The arts world in the UK is getting its knickers in a collective knot, again, after somebody who doesn't matter said something that isn't true on a radio show people only pretend to listen to.
Here in TheLab™ we didn't hear what was actually said. First of all because it was on the radio and this is 2012. Secondly, it was on BBC Radio 4, a station with the personality of a trainspotter who has been dead for several years.
The person who said the thing that almost certainly isn't true was Will Gompertz (he was on the Today show) the alleged culture correspondent for the BBC and the inspiration for the immortal line from the movie 'The Hangover' which is "you are literally too stupid to insult!"
Mr Gompertz ran out the old trope that the arts are elitist, or for people who have butlers and chauffeurs and snack on caviar sprinkled with diamonds along with some other nonsense about 8% of something. A number that if not made up by the man himself was certainly made up by somebody else.
As already stated, we didn't hear it but that doesn't matter, because we've heard it all before.
The arts may not be elitist but there is a more pervasive problem that will take a lot longer to fix and that problem is cultural poverty.
What is that? It's simple, the arts, in a lot of ways, are simply too expensive for people to take part in. Even in the grotty "regions" as London folk are so fond of calling them, ticket prices for performances are, more often than not, north of £15 a throw. Classes and workshops aren't cheap either, no matter where you live.
Thanks to the complete lack of economic growth, declining wages, increasing unemployment, appalling public transportation infrastructure, crazy fuel prices and falling arts subsidies the whole cultural sector is rapidly pricing itself out of the market.
The very people the arts are trying to reach have to think long and hard before they can pony up to see the latest creations.
For sure, Arts Council England can take some of the blame thanks to their London centric, large-scale obsession when it comes to funding but the bigger problem is beyond ACE to fix. This is actually reassuring because ACE, at present, is a complete basket case and they couldn't fix a flat tyre on a clown car.
At the core of the problem is the fact that too many people are living to work as opposed to working to live. The whole "having a life" idea has been turned completely upside down.
Successive governments, politicians and a fair few members of the general public are under the deluded impression that life should be a hard slog. Working yourself to death "for a pittance of pay" is all part of some morbid social contract. If two jobs aren't enough to sustain you and yours then get a third one, never mind sleep or food, get back to work.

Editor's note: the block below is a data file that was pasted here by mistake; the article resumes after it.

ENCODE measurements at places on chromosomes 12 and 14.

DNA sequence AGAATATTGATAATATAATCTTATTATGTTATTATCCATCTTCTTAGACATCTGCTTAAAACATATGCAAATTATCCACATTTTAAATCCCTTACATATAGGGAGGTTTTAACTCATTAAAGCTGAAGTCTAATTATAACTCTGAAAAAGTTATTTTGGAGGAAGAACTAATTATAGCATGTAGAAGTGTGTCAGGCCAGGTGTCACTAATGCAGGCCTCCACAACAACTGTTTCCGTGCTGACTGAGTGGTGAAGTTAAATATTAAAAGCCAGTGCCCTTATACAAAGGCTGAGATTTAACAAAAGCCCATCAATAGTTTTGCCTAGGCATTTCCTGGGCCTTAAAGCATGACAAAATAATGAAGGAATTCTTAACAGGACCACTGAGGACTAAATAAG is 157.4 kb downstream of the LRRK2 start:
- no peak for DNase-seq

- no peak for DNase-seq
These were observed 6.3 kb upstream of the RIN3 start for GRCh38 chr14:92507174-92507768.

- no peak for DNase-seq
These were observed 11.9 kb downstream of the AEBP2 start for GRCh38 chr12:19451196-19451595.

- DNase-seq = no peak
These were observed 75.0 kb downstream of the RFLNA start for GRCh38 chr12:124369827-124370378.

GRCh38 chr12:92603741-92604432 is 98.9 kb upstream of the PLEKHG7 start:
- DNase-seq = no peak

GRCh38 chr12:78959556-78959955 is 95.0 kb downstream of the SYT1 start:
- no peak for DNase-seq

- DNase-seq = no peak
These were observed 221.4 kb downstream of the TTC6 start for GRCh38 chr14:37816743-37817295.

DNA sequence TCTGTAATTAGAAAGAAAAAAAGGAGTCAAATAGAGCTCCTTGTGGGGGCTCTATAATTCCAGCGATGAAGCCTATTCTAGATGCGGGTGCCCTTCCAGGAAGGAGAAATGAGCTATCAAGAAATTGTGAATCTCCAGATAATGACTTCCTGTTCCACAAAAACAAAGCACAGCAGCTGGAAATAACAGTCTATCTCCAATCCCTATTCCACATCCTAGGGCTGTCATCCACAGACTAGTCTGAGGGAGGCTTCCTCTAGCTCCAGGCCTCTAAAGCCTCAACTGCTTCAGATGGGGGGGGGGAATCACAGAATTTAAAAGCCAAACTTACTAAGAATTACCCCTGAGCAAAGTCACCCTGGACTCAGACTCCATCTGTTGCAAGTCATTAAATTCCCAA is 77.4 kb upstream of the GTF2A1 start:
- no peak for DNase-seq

Going to the theatre, the cinema, a football match or whatever your "thing" is should be as regular an occurrence as going to the supermarket to buy food, which people also can't afford to do anymore apparently.
Doing "nice" things in your life should be the norm, not the exception and engaging with the arts is, believe or not, a nice thing. We would go so far as too say it's a joyful thing to do. But in these "austere" times nobody is allowed to feel joy just for the sake of it. You have to earn it, you have to suffer first or no joy for you.
Turning things around, at the moment, probably seems impossible. But, nothing is impossible, apart from travelling beyond the speed of light and even that is just a theory.
Governments can be changed, that's why we have elections, politicians can be lobbied and influenced to do the right thing over time, you just need to learn how to do it, but the arguments that need be made are not about "elitism" or London.
The arguments that need to be made are about turning peoples lives the right way up so if they want to go to the theatre, watch an opera or a dance performance then they can. If they want to go to a class or a workshop then it needs be a simple decision to take for families and the ever growing ranks of single people.
Such things need to be about choice. If people don't have choice, then society is broken and it needs to be fixed. Never mind putting things "within reach", let's put it so close they can smell the popcorn, so to speak.
Stop obsessing over numbers, reports, forms and evaluations. Find the problems, fix the problems and then move onto the next one. If the people "in charge" don't fix the problems then get some new people and we all know who they are.
The arts, always arguing about the wrong things.